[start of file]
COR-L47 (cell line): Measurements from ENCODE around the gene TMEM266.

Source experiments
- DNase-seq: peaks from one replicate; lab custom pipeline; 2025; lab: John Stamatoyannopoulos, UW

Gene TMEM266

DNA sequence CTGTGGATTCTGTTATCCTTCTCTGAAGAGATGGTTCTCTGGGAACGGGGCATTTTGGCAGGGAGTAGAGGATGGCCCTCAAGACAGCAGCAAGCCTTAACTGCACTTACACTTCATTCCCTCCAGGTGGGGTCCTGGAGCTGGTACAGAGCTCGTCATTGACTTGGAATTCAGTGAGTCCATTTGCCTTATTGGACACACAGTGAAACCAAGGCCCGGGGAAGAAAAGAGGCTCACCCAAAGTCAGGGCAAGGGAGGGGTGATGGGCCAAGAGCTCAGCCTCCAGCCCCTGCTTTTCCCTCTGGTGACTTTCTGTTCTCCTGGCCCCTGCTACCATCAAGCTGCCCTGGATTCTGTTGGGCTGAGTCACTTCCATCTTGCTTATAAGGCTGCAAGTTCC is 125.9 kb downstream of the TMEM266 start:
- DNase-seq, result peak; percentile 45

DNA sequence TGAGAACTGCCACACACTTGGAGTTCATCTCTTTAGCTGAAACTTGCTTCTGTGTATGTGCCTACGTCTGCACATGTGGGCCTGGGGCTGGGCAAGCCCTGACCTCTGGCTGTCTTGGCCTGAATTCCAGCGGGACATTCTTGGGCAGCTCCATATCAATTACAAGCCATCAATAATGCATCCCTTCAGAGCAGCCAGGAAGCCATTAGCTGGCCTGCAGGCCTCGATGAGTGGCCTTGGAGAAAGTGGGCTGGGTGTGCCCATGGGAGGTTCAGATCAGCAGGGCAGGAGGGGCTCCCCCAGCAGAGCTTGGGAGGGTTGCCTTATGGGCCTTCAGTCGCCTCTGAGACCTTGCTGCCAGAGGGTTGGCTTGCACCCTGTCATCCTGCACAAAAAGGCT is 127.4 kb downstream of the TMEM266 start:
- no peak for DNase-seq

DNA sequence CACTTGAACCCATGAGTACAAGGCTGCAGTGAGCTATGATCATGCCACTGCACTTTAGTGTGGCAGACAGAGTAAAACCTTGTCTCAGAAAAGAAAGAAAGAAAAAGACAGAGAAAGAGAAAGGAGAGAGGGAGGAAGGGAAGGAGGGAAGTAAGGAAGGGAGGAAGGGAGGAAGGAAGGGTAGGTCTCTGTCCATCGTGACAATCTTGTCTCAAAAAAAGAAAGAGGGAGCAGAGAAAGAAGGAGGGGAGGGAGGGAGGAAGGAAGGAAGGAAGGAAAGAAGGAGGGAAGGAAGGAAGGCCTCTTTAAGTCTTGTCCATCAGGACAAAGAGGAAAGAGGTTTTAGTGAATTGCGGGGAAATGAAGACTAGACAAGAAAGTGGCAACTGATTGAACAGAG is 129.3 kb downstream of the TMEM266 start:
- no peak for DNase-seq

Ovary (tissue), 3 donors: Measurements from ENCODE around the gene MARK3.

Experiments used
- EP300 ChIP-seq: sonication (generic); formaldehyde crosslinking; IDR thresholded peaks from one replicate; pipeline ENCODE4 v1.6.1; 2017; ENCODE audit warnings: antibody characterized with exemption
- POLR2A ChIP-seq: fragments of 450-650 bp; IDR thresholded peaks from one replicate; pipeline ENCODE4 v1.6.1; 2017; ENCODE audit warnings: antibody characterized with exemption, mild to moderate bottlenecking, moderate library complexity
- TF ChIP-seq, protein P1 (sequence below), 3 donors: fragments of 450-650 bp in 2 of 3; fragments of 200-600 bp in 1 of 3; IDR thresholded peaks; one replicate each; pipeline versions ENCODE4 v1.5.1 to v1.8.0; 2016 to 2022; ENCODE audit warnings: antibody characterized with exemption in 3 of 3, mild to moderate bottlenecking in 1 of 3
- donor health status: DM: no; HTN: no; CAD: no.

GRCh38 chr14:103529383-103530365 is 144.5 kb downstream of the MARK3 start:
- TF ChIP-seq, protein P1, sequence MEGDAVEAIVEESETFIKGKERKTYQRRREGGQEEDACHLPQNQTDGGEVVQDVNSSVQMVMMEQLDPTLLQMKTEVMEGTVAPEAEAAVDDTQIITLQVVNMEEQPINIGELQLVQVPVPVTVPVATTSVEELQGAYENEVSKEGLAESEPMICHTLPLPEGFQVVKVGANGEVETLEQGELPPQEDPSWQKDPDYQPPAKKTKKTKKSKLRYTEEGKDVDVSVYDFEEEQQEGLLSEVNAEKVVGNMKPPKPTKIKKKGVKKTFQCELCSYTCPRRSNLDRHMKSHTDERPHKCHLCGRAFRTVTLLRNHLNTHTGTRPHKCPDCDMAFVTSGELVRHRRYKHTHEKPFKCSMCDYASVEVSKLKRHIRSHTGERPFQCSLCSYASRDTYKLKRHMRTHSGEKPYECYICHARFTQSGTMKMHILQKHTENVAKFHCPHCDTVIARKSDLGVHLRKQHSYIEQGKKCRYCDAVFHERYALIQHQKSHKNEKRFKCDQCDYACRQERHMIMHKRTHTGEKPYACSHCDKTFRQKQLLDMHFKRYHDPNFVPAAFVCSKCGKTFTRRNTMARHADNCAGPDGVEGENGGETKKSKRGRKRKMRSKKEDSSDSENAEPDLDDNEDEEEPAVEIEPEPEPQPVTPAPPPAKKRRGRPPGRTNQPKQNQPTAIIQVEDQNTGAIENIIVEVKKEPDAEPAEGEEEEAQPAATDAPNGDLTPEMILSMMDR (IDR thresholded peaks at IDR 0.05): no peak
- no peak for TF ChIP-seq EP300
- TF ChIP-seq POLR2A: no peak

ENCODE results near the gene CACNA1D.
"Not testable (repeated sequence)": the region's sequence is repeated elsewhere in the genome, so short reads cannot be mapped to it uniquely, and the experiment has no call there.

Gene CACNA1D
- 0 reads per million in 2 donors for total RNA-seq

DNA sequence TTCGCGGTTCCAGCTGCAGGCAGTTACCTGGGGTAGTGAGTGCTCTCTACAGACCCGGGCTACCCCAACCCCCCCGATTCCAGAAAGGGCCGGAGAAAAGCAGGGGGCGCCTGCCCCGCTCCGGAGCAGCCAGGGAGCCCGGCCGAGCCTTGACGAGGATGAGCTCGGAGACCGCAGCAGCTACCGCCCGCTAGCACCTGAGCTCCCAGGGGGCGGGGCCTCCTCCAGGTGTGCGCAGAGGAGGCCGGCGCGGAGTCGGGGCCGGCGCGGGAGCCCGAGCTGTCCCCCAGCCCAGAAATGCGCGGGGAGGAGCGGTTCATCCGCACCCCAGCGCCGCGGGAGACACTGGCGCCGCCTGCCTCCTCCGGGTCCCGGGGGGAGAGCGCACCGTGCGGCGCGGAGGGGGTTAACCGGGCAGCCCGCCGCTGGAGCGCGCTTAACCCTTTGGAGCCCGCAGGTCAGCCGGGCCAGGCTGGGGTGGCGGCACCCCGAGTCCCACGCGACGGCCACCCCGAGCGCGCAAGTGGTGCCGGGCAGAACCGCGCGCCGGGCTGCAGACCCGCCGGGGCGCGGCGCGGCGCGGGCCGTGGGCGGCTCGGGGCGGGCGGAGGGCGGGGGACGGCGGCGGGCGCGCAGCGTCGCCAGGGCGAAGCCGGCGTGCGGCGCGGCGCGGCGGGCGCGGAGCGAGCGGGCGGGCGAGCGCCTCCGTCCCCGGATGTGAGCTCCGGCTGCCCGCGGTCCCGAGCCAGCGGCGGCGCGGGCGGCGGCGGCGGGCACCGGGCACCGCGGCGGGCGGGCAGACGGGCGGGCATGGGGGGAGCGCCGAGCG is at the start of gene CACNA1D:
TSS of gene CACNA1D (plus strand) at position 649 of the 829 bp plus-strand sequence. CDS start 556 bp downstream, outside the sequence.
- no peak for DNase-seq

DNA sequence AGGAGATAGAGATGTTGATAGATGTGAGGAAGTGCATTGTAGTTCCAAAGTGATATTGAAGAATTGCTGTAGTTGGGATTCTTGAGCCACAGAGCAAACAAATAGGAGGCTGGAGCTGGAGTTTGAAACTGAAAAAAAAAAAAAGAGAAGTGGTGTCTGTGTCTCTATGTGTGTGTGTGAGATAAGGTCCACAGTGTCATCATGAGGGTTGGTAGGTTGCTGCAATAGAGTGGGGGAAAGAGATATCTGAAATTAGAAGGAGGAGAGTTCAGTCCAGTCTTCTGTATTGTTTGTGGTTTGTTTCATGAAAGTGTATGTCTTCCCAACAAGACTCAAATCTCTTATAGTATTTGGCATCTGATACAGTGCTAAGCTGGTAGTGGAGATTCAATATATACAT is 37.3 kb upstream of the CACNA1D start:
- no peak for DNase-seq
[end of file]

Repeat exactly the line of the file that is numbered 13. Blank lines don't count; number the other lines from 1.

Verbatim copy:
- EP300 ChIP-seq: sonication (generic); formaldehyde crosslinking; IDR thresholded peaks from one replicate; pipeline ENCODE4 v1.6.1; 2017; ENCODE audit warnings: antibody characterized with exemption